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CERLAC-linked York PhD led successful campaign to keep “the oil in the soil”

CERLAC-linked York PhD led successful campaign to keep “the oil in the soil”

A York Social and Political Thought (SPT) PhD, Carlos Larrea (1993), was a leading figure in the recent successful national campaign to “keep oil in the soil” in the Yasuni National Park in the Amazonian region of Ecuador. The referendum question about Yasuni was on the ballot during the first round of presidential elections on August 20, 2023, when 59 percent of the country’s citizens voted to effectively protect indigenous rights, conserve biodiversity, and mitigate climate change by not exploiting and exporting petroleum from the Park.

This is a first in the world event. No other petroleum exporting country has decided to abstain from production to protect environmental and humanitarian values.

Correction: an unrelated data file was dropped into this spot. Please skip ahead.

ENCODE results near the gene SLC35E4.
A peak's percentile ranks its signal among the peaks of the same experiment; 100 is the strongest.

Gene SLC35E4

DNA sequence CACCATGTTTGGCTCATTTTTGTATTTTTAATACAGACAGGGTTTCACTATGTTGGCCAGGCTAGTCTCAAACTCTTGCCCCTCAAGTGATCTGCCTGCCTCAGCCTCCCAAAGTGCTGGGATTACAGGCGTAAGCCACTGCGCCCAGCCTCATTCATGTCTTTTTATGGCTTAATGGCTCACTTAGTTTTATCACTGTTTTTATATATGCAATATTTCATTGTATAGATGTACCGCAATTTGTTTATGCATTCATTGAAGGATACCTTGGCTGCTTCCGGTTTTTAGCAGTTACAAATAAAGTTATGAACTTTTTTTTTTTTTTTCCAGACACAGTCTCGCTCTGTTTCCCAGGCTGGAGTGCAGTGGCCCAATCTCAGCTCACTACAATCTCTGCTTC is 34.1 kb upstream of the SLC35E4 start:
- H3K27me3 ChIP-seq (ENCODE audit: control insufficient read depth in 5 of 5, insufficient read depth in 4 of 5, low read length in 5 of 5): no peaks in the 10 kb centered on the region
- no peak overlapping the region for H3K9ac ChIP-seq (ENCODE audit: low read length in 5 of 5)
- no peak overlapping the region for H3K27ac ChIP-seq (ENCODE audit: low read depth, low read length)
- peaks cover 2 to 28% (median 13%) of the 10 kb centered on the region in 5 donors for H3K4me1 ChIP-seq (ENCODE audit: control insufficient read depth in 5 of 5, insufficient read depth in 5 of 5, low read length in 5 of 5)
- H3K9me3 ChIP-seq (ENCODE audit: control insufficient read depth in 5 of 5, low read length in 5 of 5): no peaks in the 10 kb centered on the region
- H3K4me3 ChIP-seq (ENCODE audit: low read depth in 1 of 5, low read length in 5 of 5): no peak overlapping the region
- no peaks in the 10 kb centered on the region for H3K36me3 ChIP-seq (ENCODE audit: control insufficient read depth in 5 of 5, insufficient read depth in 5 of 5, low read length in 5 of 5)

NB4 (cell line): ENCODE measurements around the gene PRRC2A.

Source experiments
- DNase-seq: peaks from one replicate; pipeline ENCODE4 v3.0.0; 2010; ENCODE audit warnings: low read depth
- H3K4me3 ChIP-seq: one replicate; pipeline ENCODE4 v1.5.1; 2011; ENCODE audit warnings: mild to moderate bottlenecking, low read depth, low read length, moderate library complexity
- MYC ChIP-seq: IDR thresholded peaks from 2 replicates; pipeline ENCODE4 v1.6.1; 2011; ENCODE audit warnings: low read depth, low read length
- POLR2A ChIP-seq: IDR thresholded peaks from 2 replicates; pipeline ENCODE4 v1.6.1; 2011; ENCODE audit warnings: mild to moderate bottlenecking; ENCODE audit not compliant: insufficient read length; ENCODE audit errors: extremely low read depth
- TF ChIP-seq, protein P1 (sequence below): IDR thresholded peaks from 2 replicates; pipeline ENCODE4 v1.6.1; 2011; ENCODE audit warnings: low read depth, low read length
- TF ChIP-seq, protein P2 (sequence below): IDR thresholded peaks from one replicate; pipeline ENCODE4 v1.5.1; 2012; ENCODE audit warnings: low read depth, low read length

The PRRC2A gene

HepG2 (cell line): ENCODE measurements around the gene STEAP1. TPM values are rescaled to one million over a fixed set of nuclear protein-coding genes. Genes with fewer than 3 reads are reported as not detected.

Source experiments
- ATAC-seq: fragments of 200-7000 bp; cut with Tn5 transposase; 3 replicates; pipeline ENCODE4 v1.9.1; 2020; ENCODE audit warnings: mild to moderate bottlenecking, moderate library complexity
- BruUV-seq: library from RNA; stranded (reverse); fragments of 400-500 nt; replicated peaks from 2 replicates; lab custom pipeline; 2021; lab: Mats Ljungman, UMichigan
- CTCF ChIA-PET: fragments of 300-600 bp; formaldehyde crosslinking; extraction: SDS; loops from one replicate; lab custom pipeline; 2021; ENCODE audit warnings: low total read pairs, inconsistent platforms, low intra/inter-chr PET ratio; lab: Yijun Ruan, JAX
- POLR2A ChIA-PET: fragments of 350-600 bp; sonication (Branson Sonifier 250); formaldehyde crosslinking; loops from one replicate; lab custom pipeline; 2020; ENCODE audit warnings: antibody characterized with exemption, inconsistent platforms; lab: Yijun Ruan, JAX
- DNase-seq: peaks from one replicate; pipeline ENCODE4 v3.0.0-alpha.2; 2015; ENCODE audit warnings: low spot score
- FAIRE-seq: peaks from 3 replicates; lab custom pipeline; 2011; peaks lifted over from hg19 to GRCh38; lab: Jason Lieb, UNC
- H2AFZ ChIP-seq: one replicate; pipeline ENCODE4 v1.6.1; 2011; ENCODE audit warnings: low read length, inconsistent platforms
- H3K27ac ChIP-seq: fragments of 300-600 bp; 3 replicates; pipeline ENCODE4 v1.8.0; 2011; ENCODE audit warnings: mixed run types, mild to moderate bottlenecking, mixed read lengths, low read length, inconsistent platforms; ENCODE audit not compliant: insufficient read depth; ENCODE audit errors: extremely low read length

Carlos, with the support of environmental organizations, first presented the proposal about non-exploitation of the Yasuni to the national government of Ecuador and to the United Nations in 2007. It was accepted by both, but Ecuador’s government decided to open the Park to production in 2013 when the international financial compensation it expected to receive for non-exploitation did not materialize.

A national social movement called the Yasunidos (united for Yasuni), in which Carlos was a leading participant, then collected 750,000 signatures to include the question on the ballot in the following presidential election. However, the government refused to recognize the validity of the signatures that had been collected, and it was only when the Constitutional Court reversed that decision that the referendum on Yasuni was presented to Ecuador’s electorate in August 2023.

In Carlos’ words, in a letter to his colleagues at the Centre for Research on Latin America and the Caribbean (CERLAC) at York, “as an intellectual committed to equity, sustainability, and the preservation of the Amazon, I provided all my support to Yasunidos during their long judicial struggle and their recent campaign, utilizing my sixteen years of research on Yasuni to provide strategic support for this historic victory for the Amazon and the planet”.